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Community Health Services: Waiting Lists

Volume 831: debated on Wednesday 12 July 2023


Asked by

To ask His Majesty’s Government what recent assessment they have made of current levels of waiting lists and times for community health services for (1) children and young people, and (2) adults.

We regularly monitor community health services’ waiting lists and recognise the variability between the number of people waiting and the time on waiting lists across services in local areas. We are committed to reducing waiting lists; that is why the NHS Long Term Workforce Plan sets commitments to grow the community workforce, with increases in training places for district nurses and allied health professionals and a renewed focus on retaining our existing staff.

My Lords, long waits have a more severe effect on children because delays in assessment and treatment have a knock-on effect on their communication skills, social and educational development and mental well-being. With over 37% of children and young people on waiting lists for community health services for more than 18 weeks, compared to under 16% of adults, when will the Government address this ever-widening gap and what steps are they taking to prevent a disproportionate impact on vulnerable families both now and in the long term?

The noble Baroness is correct about the urgency for young people; I have personal experience of this as well. We are taking steps by piloting nine early language and support services for all children focused on exactly what the noble Baroness mentioned. There is £70 million behind that pilot, with the intention being that we learn lessons from that and roll it out quickly.

My Lords, my noble friend will know that a number of surveys have identified that over half a million adults are waiting for adult care assessments. The normal waiting time is 28 days, but for some it is, sadly, significantly longer, which has a disproportionate effect on some of the most vulnerable. What action are the Government taking to reduce it?

We are starting to see a blue- print which is beginning to work. The highest waiting list for adults is related to musculoskeletal issues. Since we put an improvement framework in place, 91% of people are now being seen within 12 weeks—a big improvement. We are moving to self-referral also, and digital therapeutics beyond that. There is a road map in place that we need to apply across other areas.

My Lords, within the published data for wait times in community health services, we see that some people face very long waits for home oxygen assessments, including some waiting for over a year. Given that home oxygen is key for many with respiratory conditions staying out of hospital, will the Minister prioritise looking into why we are seeing these delays, and ensure those who need home oxygen do not face unnecessary waits?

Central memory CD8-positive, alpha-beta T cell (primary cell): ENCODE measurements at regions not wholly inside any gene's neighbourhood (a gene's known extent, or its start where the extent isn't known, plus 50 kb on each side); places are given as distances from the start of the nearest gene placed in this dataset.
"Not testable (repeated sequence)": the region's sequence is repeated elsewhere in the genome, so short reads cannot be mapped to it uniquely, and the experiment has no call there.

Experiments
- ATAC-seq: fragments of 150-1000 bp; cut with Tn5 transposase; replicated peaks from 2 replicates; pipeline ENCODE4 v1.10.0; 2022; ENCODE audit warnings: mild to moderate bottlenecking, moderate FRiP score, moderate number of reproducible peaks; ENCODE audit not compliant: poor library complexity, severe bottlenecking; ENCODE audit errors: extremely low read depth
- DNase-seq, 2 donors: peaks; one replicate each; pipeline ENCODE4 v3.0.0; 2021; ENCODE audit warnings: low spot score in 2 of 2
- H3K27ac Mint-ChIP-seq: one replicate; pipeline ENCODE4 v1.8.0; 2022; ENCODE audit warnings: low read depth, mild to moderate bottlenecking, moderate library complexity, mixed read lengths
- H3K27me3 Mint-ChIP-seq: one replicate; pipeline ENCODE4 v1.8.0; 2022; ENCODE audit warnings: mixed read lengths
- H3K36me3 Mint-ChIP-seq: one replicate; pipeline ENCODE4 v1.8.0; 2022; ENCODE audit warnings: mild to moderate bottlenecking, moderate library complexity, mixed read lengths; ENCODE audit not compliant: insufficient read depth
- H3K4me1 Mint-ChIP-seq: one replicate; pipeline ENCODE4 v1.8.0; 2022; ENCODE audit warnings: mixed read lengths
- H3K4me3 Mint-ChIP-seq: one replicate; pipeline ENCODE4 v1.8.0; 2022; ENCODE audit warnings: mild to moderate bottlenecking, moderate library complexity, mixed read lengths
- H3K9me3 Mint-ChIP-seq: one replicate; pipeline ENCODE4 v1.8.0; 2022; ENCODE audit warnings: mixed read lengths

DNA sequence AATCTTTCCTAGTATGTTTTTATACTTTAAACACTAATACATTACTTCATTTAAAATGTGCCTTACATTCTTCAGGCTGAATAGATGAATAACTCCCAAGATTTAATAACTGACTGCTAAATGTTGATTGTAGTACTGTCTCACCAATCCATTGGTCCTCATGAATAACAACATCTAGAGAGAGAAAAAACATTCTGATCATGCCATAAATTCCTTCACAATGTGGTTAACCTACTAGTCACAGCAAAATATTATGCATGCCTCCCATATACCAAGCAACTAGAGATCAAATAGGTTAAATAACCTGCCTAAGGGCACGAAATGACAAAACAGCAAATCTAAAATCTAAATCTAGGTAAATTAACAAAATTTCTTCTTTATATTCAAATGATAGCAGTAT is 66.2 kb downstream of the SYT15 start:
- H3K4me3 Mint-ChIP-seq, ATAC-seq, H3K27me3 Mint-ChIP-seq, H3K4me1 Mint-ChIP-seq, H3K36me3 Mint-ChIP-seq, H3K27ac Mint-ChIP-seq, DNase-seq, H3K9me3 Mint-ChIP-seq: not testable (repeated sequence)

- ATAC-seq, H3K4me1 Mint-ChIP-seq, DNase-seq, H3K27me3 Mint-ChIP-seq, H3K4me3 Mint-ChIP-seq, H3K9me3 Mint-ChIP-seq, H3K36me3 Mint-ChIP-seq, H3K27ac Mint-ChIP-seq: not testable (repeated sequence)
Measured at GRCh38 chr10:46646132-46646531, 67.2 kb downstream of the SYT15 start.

As noble Lords probably know, we published this data for the first time in March, so it is only now we are getting the data that we can truly work on it. It sets out 35 different areas where we understand those waiting lists for the first time, so we know which ones to prioritise—home oxygen being clearly one of those.

My Lords, with a staff absence rate of 5.6% overall for NHS community staff, which is equivalent to 75,000 staff, what are the Government doing to address this high level of sickness, including mental health sickness? Without the staff, the services cannot be provided. Can the Minister also explain what is being done to target those who have particular training in looking after children, given that in some areas the waiting lists for children are incredibly high, particularly for mental health services for children in the community?

The noble Baroness is correct: absenteeism is often an example, in the same way as poor retention is, of problems in the wider workplace and the pressures that people have to face now. That is why the long-term workforce plan, which I think was welcomed by all noble Lords, looks to tackle every aspect: recruiting more staff so the pressures on individuals are reduced; making sure we have training and retention plans in place; and the necessary skills training in each area, including that of young people.

My Lords, in a recent survey of the Association of Directors of Adult Social Services, over 90% agreed that unpaid carers are now coming forward with an increased level of need, with directors ranking burnout as the number one reason for the increasing carer breakdown over the past year. Unpaid carers are clearly bearing the brunt of shortages in health and social care support, so can the Minister say what the Government can do to help more with unpaid carers?